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Francisco Liriano pitches against the Toronto Blue Jays while with the White Sox in 2012. / Getty Images


Abelimages/Getty Images

Francisco Liriano had a terrible Christmas. The Pirates' new starter cost himself over $11 million in guaranteed money when he broke his non-throwing arm in a household accident initially said to be a bathroom fall. On Monday, multiple reports had it that Liriano actually broke his arm slamming it against a door to startle his children.

That news is fascinating for a couple of reasons. For one, how hard to you have to slam yourself against a door ?? intentionally, mind you ?? to break your arm in the process? Was it just a funny angle, or is Francisco Liriano a masochist? (He did sign a free agent contract with the Pirates this offseason.)

Also, and more important, why is he trying to startle his kids on Christmas? Isn't that type of behavior more appropriate for Halloween or April Fool's Day? If it actually went down the way he's saying it did, the only reasonable explanation I can figure is that he was trying to approximate the noise of Santa Claus landing on the roof or coming down the chimney. And if that's the case, he's going to have a heck of a time trying to recap what happened to the little ones.

"Merry Christmas, kids! Santa came, and he left you all these presents! Only thing is, he randomly kicked the crap out of me before he left. ... No, no idea why. Maybe I was naughty this year, or maybe he just had a rough night. Can't be easy, you know, being Santa."

Liriano's misfortune is just another in a long line of ridiculous off-field injuries to baseball players. Here are our top five:

5) Joel Zumaya: During the 2006 playoffs, flamethrowing Detroit Tigers reliever missed three games due to inflammation in his throwing wrist and forearm. When doctors suggested the pain was more typical of guitar players than pitchers, the team identified the source of the injury: Zumaya's Guitar Hero habit. To be fair, playing video games is hardly the most destructive off-field habit a 21-year-old professional athlete can have. Plus, Guitar Hero is fun and, presumably if Zumaya was playing it enough to hurt himself doing so, he was really, really good at it.

Richard Marshall/AP

4) Clint Barmes: When he broke his left collarbone in 2005, Barmes initially told the Colorado Rockies he injured himself carrying groceries, a strange enough story. But the truth came out that Barmes sustained the injury while carrying a package of venison given to him by team leader Todd Helton after a day spent driving ATV's on Helton's property, and Barmes lied to the club to protect Helton. One can only assume that it takes a whole lot of venison to break a man's collar bone, and it seems entirely possible that Helton just lobbed an entire dead deer to the unsuspecting young infielder, like, "You want some deer meat, man? Here's some deer meat!" To which Barmes responded, "OW MY COLLARBONE!"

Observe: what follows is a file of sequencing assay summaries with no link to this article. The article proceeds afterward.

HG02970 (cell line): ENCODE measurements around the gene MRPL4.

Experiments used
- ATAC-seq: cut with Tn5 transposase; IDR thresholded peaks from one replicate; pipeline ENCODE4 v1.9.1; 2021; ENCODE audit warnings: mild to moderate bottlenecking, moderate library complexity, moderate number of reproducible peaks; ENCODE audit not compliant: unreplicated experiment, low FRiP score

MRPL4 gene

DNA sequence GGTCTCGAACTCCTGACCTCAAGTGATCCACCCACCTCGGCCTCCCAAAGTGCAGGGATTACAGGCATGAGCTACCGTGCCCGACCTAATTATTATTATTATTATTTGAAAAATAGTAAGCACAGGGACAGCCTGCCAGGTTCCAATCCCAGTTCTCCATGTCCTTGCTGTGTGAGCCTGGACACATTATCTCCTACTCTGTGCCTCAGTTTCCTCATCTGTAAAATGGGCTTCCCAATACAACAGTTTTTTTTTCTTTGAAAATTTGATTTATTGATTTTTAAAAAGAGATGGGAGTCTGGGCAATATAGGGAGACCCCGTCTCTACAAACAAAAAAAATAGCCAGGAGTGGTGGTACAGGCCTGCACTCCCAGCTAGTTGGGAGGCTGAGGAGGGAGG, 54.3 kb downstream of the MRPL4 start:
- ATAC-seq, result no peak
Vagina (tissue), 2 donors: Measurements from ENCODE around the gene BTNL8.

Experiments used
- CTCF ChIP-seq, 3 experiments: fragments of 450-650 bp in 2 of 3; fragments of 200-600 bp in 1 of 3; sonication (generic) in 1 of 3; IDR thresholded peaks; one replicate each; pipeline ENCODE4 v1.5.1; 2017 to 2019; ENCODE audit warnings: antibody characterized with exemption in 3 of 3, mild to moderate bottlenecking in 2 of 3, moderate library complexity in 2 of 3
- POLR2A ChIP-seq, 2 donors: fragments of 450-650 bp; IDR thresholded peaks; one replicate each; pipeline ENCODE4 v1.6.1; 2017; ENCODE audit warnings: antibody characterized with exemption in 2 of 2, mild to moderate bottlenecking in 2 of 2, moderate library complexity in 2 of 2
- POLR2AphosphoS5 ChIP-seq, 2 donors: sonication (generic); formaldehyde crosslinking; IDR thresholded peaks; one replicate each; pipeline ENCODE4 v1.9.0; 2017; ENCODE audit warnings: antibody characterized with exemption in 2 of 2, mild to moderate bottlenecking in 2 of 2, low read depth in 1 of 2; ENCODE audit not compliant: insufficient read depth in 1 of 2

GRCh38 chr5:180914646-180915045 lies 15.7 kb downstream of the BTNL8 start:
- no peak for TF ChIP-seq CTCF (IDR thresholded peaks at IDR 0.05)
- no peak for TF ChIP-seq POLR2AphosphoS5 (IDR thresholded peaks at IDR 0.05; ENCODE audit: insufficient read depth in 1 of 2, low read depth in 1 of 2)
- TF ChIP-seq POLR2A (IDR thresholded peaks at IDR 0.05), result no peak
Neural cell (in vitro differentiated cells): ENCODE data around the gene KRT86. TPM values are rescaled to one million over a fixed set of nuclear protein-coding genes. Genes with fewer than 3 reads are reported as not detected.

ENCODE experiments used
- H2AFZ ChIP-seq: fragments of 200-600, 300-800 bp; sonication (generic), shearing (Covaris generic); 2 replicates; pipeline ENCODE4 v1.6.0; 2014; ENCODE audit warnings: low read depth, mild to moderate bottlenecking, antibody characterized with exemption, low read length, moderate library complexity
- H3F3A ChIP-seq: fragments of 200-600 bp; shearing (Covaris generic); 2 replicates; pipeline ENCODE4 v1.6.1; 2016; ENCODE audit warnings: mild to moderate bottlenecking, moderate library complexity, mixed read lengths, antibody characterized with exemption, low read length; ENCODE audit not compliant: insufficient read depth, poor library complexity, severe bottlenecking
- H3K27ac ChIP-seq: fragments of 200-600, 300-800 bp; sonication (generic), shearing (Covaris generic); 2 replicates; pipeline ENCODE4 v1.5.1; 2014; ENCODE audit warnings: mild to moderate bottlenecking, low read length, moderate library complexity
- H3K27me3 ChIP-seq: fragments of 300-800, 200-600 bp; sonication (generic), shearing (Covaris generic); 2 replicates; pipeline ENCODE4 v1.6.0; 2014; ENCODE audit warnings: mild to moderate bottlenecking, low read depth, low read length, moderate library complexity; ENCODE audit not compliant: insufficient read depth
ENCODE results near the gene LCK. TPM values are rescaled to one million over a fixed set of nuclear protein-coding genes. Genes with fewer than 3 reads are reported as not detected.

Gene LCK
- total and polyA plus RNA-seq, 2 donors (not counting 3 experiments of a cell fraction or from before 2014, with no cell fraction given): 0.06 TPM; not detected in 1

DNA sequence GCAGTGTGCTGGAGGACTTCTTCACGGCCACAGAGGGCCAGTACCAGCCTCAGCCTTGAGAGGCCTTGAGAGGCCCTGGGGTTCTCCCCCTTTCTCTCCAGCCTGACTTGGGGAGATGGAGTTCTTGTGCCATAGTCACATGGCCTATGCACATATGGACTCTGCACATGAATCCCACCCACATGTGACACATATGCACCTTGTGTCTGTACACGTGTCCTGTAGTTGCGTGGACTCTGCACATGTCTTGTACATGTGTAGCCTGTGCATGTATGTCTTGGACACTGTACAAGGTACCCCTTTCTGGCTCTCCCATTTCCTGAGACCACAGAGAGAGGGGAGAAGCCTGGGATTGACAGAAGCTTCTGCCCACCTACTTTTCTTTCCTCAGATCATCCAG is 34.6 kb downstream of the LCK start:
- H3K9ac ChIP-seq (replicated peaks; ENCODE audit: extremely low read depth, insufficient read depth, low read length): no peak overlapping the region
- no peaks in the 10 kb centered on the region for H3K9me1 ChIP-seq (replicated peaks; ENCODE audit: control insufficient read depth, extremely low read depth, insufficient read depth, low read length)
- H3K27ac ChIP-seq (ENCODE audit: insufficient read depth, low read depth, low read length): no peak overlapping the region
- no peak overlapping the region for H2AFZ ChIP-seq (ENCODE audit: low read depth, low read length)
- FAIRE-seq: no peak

Barbara Jean Germano/USA TODAY Sports

3) Nolan Ryan: In a rare bit of evidence proving that Nolan Ryan was not invincible, in June 1985 the Hall of Famer was bitten by a coyote on his left hand when he reached into a pen full of coyotes. This probably makes for a good maxim: If you reach into the coyote pen, you're going to get bit by a coyote. Even if you're pretty much the toughest old Texas dude of all time.

Kevork Djansezian/AP

2) Glenallen Hill: If there's one thing Hill hates, it's shortening his swing deep in counts. But if there's two things he hates, it's that and spiders. While with the Toronto Blue Jays in 1990, Hill arrived to the clubhouse on crutches, telling reporters he had "a phobia about spiders" and that he fell through a glass table in his apartment while in the midst of a nightmare about spiders.

Douglas C. Pizac/AP

1) Kevin Mitchell: One of the best hitters of the late 80s and early 90s, Mitchell had big power, a big personality, a big waistline, and a big legend. So it's hard to decipher the exact details of the doughnut-eating injury that required emergency dental work and caused him to arrive late to Spring Training one year. By the most reputable accounts available, it wasn't actually a hardened, frozen doughnut that did the damage ?? a common misconception ?? but molten chocolate from a microwaved doughnut that seeped into his fillings and required a root canal. Either way, it's obviously the winner.


Mark Duncan/AP



Copyright 2014 USATODAY.com

Read the original story: Francisco Liriano broke his arm scaring his kids

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